2721511 Anthony ASHTON, DCM, 1 Irish Guards

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  1. dbf

    dbf Moderatrix MOD

    The National Archives | DocumentsOnline | Image Details
    Name Ashton, Anthony
    Rank: Lance Serjeant
    Service No: 272154 [2721511]
    Regiment: 1 Battalion Irish Guards
    Theatre of Combat or Operation: North Africa (Algeria, Tunisia)
    Award: Distinguished Conduct Medal
    Date of Announcement in London Gazette: 08 July 1943
    Date 1943
    Catalogue reference WO 373/1

    LG - Viewing Page 3088 of Issue 36083

    272154 Lance Serjeant Anthony ASHTON, 1st Battalion IRISH GUARDS
    24th Guards Brigade, 1st British Division, 5 Corps

    Attack and Occupation of Pt 212 & 214 April 28th to May 1st.

    This Lance-Sergeant took part in the attack on Point 212 on 27 April 1943 and was a leading figure in the defence of Point 214 throughout the whole period till the Battalion was relieved 0300 [hours] 1 May [1943].

    As the senior Sergeant left in No. 3 Company he took over command when Lieutenant KENNARD was wounded on the morning of 30 April, and proved a worthy successor.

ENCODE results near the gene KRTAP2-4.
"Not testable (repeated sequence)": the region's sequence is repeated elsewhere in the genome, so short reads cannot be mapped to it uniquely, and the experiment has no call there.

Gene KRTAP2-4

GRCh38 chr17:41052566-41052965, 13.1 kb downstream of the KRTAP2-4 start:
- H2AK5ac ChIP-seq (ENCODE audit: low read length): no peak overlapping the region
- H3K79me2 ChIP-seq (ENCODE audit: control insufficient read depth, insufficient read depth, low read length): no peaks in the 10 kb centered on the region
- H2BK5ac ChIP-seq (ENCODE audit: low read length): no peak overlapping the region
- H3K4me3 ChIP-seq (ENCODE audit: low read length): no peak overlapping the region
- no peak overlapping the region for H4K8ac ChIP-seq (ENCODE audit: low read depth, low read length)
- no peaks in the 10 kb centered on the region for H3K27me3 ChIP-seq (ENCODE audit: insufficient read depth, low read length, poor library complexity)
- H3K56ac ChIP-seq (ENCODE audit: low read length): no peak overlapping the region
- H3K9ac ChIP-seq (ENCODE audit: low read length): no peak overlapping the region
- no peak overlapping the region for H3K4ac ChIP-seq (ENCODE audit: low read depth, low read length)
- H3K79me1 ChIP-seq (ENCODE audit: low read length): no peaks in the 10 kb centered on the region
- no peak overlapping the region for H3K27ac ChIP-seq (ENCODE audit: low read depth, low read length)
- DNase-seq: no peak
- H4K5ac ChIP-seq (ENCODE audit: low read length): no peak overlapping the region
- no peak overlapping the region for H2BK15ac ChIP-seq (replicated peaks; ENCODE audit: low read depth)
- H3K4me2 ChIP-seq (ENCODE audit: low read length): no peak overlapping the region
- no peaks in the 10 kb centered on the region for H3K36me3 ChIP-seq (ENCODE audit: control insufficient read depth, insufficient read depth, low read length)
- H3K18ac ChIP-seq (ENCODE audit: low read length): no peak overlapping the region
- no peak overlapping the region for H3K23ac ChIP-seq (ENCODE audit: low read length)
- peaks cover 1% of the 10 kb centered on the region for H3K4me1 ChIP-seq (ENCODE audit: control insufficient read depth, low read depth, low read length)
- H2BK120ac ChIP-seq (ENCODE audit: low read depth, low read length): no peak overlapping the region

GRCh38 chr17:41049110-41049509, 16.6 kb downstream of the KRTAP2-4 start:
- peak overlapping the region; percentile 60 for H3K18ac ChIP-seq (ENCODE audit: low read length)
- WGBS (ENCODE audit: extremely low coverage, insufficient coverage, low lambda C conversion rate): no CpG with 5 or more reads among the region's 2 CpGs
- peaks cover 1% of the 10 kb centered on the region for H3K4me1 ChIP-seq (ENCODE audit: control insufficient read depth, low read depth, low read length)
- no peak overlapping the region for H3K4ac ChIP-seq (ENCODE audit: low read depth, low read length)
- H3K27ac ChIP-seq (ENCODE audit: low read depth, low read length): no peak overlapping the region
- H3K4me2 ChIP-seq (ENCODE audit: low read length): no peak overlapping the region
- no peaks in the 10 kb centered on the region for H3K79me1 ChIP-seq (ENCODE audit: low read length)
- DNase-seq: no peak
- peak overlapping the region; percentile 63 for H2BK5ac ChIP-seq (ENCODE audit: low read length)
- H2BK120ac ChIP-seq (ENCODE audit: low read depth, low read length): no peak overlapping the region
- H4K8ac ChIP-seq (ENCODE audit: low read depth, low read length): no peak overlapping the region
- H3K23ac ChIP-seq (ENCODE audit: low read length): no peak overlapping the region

But before this also he displayed the highest courage and devotion to duty and was an example of all that an excellent soldier should be.

    He was with Lieutenant KENNARD in the attack on the Machine guns and it was he who turned one gun on the retreating Germans, and then brought it back to our positions, having destroyed the other.

    After the Armoured Car, which had got up onto the ? [?Ring Contour] North of Point 214 had been halted, it was he who prevented the crew from dismounting their guns by his skilful and accurate Light Machine Gun fire, and having got them pinned, handed over the gun, crawled forward with a small ??, eliminated the crew, who had either gone to ground or were hiding inside the care.

    In this way, he removed a serious threat to the Battalion's position, and no other Armoured Cars attempted to come up that way again.

    During the attacks and counter-attacks, he was always to the forefront, and probably has the largest total individual score of Germans to his credit.